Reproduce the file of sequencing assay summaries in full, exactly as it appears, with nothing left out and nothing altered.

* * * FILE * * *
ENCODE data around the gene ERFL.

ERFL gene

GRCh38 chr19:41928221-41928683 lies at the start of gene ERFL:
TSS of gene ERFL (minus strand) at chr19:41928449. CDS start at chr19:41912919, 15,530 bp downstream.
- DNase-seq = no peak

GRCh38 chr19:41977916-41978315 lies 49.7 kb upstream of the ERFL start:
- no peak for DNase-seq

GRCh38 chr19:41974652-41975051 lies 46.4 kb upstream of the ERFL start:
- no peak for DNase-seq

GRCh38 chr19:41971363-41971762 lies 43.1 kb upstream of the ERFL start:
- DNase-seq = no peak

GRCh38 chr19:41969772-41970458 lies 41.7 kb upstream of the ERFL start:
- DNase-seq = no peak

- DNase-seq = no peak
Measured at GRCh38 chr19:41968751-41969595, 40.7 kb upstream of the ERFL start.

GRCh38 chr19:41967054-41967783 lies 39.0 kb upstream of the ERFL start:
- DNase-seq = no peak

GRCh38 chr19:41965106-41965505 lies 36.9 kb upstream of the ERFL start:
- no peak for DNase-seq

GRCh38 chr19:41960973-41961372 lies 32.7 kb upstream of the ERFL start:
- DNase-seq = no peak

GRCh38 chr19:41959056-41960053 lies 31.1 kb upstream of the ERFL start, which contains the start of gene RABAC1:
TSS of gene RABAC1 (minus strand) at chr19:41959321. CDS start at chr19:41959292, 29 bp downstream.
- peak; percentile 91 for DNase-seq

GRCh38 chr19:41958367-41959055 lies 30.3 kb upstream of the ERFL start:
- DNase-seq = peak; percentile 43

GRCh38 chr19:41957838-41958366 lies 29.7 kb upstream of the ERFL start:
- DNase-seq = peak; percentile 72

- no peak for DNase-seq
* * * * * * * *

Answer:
ENCODE data around the gene ERFL.

ERFL gene

GRCh38 chr19:41928221-41928683 lies at the start of gene ERFL:
TSS of gene ERFL (minus strand) at chr19:41928449. CDS start at chr19:41912919, 15,530 bp downstream.
- DNase-seq = no peak

GRCh38 chr19:41977916-41978315 lies 49.7 kb upstream of the ERFL start:
- no peak for DNase-seq

GRCh38 chr19:41974652-41975051 lies 46.4 kb upstream of the ERFL start:
- no peak for DNase-seq

GRCh38 chr19:41971363-41971762 lies 43.1 kb upstream of the ERFL start:
- DNase-seq = no peak

GRCh38 chr19:41969772-41970458 lies 41.7 kb upstream of the ERFL start:
- DNase-seq = no peak

- DNase-seq = no peak
Measured at GRCh38 chr19:41968751-41969595, 40.7 kb upstream of the ERFL start.

GRCh38 chr19:41967054-41967783 lies 39.0 kb upstream of the ERFL start:
- DNase-seq = no peak

GRCh38 chr19:41965106-41965505 lies 36.9 kb upstream of the ERFL start:
- no peak for DNase-seq

GRCh38 chr19:41960973-41961372 lies 32.7 kb upstream of the ERFL start:
- DNase-seq = no peak

GRCh38 chr19:41959056-41960053 lies 31.1 kb upstream of the ERFL start, which contains the start of gene RABAC1:
TSS of gene RABAC1 (minus strand) at chr19:41959321. CDS start at chr19:41959292, 29 bp downstream.
- peak; percentile 91 for DNase-seq

GRCh38 chr19:41958367-41959055 lies 30.3 kb upstream of the ERFL start:
- DNase-seq = peak; percentile 43

GRCh38 chr19:41957838-41958366 lies 29.7 kb upstream of the ERFL start:
- DNase-seq = peak; percentile 72

- no peak for DNase-seq